Bishop Colacicco administers Sacrament of Confirmation at St. Stephen’s

Warwick. Private services held this year due to COVID-19 restrictions.

| 02 Mar 2021 | 06:51

On Friday and Saturday, Feb. 26 and 27, approximately 70 candidates, divided into smaller groups at three services, received the Sacrament of Confirmation at the Church of St. Stephen, the First Martyr.

Due to COVID-19 restrictions, each service was private and only candidates, their sponsors and parents could attend. Other relatives could receive a link for each service and watch it via live stream.

A two-year course of study

And as witnessed by those present or viewing each service at home, Bishop Gerardo J. Colacicco, Auxiliary Bishop of the Archdiocese of New York, administered the sacrament to the young students who had completed a two-year course of study beginning in the seventh grade.

In the Catholic faith, Confirmation is a sacrament by which persons already baptized receive the Holy Spirit in order to make them stronger and more perfect Christians, as once granted to the apostles on the day of Pentecost.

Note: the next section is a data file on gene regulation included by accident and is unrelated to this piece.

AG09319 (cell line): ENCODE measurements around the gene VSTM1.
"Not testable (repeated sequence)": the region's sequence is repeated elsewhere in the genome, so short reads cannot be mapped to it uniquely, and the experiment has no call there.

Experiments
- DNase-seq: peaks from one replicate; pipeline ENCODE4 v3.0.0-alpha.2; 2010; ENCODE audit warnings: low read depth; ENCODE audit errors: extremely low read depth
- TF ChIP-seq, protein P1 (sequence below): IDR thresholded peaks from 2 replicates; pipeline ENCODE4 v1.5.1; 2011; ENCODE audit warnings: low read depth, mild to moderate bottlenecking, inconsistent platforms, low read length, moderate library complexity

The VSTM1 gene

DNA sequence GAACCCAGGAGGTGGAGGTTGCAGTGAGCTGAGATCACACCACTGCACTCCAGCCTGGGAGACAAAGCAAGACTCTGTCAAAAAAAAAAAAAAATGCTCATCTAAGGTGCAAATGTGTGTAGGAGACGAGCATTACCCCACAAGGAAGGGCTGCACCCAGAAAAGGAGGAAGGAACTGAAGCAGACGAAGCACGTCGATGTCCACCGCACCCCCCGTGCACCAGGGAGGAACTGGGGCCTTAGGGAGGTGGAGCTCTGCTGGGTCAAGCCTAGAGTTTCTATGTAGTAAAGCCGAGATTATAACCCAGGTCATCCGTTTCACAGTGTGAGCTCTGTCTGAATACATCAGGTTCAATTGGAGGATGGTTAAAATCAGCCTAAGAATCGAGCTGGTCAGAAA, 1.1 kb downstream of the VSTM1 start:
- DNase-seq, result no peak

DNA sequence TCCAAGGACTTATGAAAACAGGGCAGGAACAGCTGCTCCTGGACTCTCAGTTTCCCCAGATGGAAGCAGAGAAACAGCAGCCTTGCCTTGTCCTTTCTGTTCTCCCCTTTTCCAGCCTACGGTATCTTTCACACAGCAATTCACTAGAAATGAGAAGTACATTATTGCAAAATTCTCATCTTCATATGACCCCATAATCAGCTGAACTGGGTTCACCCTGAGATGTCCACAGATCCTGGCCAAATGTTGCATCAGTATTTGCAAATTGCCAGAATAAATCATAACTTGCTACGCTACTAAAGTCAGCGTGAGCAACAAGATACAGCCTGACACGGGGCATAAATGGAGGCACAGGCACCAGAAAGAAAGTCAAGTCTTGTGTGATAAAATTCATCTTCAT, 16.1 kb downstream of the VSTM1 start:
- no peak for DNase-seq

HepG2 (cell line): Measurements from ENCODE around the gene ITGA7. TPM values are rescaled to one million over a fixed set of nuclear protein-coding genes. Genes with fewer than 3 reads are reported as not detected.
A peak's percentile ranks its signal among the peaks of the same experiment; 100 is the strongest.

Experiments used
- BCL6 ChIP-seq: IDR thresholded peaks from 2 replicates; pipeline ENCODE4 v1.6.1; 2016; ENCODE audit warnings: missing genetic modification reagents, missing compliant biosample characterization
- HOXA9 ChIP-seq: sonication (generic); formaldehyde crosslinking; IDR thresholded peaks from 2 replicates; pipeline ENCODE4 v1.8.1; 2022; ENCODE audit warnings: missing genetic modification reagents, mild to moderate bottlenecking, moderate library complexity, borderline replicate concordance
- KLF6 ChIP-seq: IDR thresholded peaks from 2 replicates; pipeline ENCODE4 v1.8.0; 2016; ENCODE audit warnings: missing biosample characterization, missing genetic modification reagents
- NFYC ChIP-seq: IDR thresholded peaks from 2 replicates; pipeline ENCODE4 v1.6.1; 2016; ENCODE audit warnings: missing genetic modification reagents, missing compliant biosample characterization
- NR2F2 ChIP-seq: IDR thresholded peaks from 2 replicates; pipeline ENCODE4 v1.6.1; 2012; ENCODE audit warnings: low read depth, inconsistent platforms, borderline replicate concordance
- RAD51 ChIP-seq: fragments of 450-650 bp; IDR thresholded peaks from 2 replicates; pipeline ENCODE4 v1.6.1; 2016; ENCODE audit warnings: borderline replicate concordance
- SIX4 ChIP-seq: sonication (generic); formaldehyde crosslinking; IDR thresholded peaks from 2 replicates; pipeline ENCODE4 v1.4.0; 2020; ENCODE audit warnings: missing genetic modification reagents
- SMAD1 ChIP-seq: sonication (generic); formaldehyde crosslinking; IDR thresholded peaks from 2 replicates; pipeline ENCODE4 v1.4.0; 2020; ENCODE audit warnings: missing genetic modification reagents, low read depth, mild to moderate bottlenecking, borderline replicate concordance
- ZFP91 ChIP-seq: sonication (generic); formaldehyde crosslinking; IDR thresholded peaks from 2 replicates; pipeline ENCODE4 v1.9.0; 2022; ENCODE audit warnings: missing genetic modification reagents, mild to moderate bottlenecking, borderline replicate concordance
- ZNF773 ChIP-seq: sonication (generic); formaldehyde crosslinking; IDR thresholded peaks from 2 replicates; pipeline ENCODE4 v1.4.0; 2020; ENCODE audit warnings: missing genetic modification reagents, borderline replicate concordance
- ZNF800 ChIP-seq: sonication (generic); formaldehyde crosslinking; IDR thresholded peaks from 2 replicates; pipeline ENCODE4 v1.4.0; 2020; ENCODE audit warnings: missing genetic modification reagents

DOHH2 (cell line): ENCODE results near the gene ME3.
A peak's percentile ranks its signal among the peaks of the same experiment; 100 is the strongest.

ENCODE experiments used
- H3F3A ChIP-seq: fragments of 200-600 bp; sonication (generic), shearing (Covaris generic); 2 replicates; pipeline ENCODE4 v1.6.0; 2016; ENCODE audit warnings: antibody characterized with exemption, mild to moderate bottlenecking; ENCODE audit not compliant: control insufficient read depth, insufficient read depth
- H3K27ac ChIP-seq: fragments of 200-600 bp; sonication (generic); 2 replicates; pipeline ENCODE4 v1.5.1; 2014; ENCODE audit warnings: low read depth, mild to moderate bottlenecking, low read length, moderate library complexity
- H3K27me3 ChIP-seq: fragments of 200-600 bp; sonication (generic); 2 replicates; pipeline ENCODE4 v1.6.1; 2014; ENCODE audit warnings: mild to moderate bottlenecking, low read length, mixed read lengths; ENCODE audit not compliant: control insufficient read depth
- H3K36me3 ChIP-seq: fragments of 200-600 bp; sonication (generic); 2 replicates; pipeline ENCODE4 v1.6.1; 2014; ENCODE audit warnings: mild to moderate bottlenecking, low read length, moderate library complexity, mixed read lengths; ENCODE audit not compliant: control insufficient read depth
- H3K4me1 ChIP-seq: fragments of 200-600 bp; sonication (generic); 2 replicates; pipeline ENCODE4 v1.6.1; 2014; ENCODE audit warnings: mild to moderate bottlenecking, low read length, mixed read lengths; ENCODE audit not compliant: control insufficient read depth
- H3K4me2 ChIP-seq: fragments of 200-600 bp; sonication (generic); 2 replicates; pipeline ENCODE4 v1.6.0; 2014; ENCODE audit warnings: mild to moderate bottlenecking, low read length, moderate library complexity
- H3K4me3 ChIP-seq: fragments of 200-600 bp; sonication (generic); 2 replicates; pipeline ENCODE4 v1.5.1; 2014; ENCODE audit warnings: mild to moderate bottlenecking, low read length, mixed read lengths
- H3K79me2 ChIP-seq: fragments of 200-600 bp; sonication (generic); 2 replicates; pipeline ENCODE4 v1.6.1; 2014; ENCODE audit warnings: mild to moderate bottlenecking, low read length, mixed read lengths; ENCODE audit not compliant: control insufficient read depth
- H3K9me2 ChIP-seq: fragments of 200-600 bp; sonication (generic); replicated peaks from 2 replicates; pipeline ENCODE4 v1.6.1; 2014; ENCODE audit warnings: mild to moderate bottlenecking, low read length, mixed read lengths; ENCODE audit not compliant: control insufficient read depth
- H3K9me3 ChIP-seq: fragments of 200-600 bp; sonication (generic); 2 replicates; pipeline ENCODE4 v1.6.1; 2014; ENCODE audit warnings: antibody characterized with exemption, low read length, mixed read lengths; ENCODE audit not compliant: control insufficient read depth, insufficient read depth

During the service Rev. Jack Arlotta, pastor of St. Stephen’s, presented the candidates, introducing each one by name.

‘I do’

Before administering the Sacrament, Colacicco told the candidates that love involves sacrifice. He related a story about how much love and devotion, under difficult circumstances, that he observed between his uncle and aunt and how that had influenced his own call to the priesthood.

“I was moved by their love and piety,” he said. “The gift of the Holy Spirit, which you are about to receive is a powerful gift of love.”

During the rite of Confirmation the entire group renewed their baptismal promises by responding, “I do.”

Then each candidate, accompanied by his or her sponsor, came forward to be anointed and confirmed one by one by the bishop.

Following the Mass, Arlotta, thanked everyone involved in this year’s Confirmation for all that had to be accomplished, including the study requirements, during these difficult times.

- Roger Gavan